Monday Musings #13

Outback

(I started this on Monday. It took me a day to finish it haha!)

This is my first year teaching, and I have one big complaint to make:

Why do we have to raise kids to only be expository writers and not creative writers?

This is the biggest complaint of all teachers, right? We have to teach to a test, not teach our kids things they’ll use in real life. Not all kids are going to grow up to write academic papers in their career for their entire life.

Should students be writing expository often? Obviously. Most college writing is expository in nature and it should be mastered before you get there.

But how do we raise the next JK Rowling when creative writing
is barely touched in school?

When I was in school, our standardized test for writing was a personal narrative. My love for creative writing bloomed when I was in middle school because we were always writing creatively. Most of my “personal narratives” were completely made up. Because I had those opportunities to write and get feedback from my teachers, I wrote all the time.

I started doing NaNoWriMo in 9th grade. I won in 10th grade. I self-published my first novel (it’s terrible now, haha) in 12th grade. I majored in English with a concentration in creative writing.

All of this, for me, because I had so many opportunities for creative-type writing in school.

Now though? Well, my 7th grade students in Texas are testing on writing this year on their STAAR test. This test involves both a multiple choice section on revising and editing,  and a writing prompt that is expository. We only spend the first 8 or so weeks of the entire school year writing creatively. As well, after STAAR we have a short poetry unit.

But that’s it.

I had a student (one of my best) come in during tutoring this week and tell me that when she was in 5th grade, her goal in life was to be an author. She loved writing. But since then, she’s lost it. She doesn’t find herself writing as much now as she did then.

GUYS. THAT MADE ME SO SAD.

I found out that in 5th grade, not only did they do more creative writing, they also had a writing club that she attended. Right now my school does not have one of those. I REALLY want to start one, but I’m concerned with that work load being added on to the existing workload I already have. I’m a first year teacher, I have classes once a month for my certification, and I try so hard to not bring work home.

Can I handle the additional work it will take to start a creative writing club?

These kids need it. I know I of a few kids who would show up frequently (they ask me to read their stuff occasionally), so I don’t think I would be wasting my energy by any means. It would also look really good on my evaluation at the end of the year.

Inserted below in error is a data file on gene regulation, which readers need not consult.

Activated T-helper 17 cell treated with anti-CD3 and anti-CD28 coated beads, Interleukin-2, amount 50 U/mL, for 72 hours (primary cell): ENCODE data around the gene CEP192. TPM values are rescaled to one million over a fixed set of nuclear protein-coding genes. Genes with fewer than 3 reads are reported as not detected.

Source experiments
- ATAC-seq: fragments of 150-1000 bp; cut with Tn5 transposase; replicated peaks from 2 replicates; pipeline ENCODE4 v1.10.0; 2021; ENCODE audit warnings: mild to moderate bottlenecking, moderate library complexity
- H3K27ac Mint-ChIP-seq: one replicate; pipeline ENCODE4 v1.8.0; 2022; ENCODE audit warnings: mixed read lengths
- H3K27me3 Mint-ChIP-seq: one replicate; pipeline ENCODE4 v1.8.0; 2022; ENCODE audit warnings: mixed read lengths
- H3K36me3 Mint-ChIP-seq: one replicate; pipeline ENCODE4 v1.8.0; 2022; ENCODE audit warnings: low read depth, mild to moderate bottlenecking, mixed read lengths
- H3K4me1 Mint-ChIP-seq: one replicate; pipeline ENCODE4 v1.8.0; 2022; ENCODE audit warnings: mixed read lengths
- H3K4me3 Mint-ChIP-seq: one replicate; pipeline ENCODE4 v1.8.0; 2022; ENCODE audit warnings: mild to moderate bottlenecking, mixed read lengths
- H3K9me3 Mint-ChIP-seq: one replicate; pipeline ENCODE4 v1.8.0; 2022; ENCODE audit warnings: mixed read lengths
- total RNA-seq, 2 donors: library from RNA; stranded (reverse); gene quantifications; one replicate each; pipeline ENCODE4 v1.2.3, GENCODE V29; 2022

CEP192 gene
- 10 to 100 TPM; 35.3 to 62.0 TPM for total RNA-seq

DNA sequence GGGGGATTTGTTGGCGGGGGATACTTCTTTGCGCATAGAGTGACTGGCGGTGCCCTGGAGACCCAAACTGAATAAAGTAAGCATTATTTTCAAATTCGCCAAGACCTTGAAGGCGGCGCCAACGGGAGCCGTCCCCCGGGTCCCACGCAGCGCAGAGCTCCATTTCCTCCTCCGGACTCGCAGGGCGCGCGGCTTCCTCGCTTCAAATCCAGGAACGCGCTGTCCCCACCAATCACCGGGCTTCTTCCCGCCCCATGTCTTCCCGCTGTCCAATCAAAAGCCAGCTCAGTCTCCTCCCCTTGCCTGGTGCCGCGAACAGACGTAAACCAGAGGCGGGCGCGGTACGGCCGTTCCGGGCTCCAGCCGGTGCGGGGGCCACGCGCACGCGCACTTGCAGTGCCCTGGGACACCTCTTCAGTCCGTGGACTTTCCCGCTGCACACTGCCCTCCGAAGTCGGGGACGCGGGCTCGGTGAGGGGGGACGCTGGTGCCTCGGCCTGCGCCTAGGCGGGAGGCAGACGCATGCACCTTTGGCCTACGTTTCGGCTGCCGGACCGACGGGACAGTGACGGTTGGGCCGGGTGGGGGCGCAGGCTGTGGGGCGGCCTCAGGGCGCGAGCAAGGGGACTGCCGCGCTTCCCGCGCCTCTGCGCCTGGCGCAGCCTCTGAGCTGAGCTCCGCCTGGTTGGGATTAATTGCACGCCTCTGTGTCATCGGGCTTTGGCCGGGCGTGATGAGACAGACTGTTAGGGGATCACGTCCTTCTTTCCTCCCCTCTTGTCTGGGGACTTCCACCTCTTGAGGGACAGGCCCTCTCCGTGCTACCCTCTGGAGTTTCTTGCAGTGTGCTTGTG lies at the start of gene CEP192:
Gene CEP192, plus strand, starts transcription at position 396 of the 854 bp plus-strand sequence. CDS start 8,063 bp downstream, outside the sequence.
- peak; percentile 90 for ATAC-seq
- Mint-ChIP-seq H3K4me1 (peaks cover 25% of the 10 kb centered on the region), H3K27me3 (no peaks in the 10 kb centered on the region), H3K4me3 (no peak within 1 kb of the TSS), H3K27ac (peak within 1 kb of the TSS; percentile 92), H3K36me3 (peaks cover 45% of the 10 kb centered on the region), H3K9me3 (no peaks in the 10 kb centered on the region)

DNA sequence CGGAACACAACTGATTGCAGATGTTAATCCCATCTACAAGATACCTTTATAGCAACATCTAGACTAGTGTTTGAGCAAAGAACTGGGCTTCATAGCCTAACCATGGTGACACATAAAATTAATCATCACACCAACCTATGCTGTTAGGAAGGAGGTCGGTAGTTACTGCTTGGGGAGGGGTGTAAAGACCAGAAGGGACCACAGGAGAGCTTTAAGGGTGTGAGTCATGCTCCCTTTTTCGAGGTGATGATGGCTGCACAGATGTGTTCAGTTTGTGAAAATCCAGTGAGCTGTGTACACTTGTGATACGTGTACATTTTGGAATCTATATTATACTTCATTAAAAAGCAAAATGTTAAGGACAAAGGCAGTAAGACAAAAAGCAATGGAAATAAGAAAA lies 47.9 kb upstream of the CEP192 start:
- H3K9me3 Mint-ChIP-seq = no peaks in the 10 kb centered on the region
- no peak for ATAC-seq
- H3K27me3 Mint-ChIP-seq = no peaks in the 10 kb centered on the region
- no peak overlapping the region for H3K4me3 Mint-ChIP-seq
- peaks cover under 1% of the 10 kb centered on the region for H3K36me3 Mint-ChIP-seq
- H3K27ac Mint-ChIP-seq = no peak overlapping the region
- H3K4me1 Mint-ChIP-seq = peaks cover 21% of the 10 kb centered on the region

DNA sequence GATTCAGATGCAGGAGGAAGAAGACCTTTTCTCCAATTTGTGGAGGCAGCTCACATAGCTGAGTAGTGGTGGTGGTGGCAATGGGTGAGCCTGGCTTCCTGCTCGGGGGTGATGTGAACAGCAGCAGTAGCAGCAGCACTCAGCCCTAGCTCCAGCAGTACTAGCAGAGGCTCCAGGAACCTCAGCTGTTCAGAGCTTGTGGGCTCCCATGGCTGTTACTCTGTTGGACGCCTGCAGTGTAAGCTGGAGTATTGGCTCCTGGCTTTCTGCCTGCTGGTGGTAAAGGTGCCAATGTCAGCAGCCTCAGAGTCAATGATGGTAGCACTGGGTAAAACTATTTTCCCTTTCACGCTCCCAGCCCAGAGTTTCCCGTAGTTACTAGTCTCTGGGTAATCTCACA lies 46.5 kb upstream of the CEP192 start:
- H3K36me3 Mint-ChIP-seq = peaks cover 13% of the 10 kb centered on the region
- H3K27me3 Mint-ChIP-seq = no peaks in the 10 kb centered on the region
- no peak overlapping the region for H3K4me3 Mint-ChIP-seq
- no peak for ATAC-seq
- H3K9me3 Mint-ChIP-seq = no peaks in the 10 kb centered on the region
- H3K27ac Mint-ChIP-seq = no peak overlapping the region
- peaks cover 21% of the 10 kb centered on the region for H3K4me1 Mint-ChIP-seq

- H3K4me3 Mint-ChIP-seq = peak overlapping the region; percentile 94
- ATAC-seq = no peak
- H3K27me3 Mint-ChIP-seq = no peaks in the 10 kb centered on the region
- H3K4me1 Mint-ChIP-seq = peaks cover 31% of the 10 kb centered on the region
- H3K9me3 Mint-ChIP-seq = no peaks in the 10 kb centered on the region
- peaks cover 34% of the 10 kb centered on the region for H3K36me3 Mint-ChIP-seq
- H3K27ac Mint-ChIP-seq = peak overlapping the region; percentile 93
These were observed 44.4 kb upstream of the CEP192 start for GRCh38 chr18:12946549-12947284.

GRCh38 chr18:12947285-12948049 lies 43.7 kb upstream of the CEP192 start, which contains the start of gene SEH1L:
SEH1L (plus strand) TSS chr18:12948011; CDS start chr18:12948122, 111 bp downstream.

Will I start a creative writing club? Probably.  But it shouldn’t be on me to get these kids to love writing.

We need more creative writing in school. Let kids be kids. They love making up stories! I would be willing to bet that being allowed to have more opportunities for creative writing, more students would love writing, and their essays would be exponentially better.

I don’t just want to raise future doctors, lawyers and engineers. I want to also be able to help raise authors, poets and actors! Creativity should not be limited to elective courses (of which the 7th graders at my school only get ONE of).

Ugh. So many changes to make. So little time.

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8 thoughts on “Monday Musings #13

  1. “If not us, then who? If not now, then when?” -John Lewis. Sorry, couldn’t resist. You ran right into that one. Of course by “us”, I mean you, lol. Excellent post. After all, those lawyers, doctors, and engineers are going to need some books to read. Followed. You had me at “caffeinated writer”.

  2. It was the same at my school – creative writing was seen more often in middle school, then by high school there was only one class of it offered. Every night when I got home from school I used to write – short stories, poetry, whatever. I was in forensics and drama club, but I really wish there was a creative writing club! Maybe to help lessen the load, another teacher might be interested in helping out? Either way, it’s a great idea and I hope you’re able to pursue it!

  3. I remember doing a lot more creative writing in lower grades, other than the one creative writing class they had in high school. But, once I discovered I liked writing, I always just wrote on my own when I wanted. Definitely encourage them to write on their own, not just what they would consider school work–some may need the idea given to them because “writing” has become synonymous with “homework.” You may also find other teachers (not just English teachers or the librarian) would be willing to help with a club if you made the need known.

  4. Is there an option for it to be a student run club, with you as an advisor rather than in charge? That would also give the kids more freedom to make of it what they wish.

  5. I like how you’re passionate about your students’ love for writing. We could say the same about the other disciplines…they learn things in math they’ll never use, yet graduate from high school unable to balance their budget or invest their money wisely. Thanks for posting.

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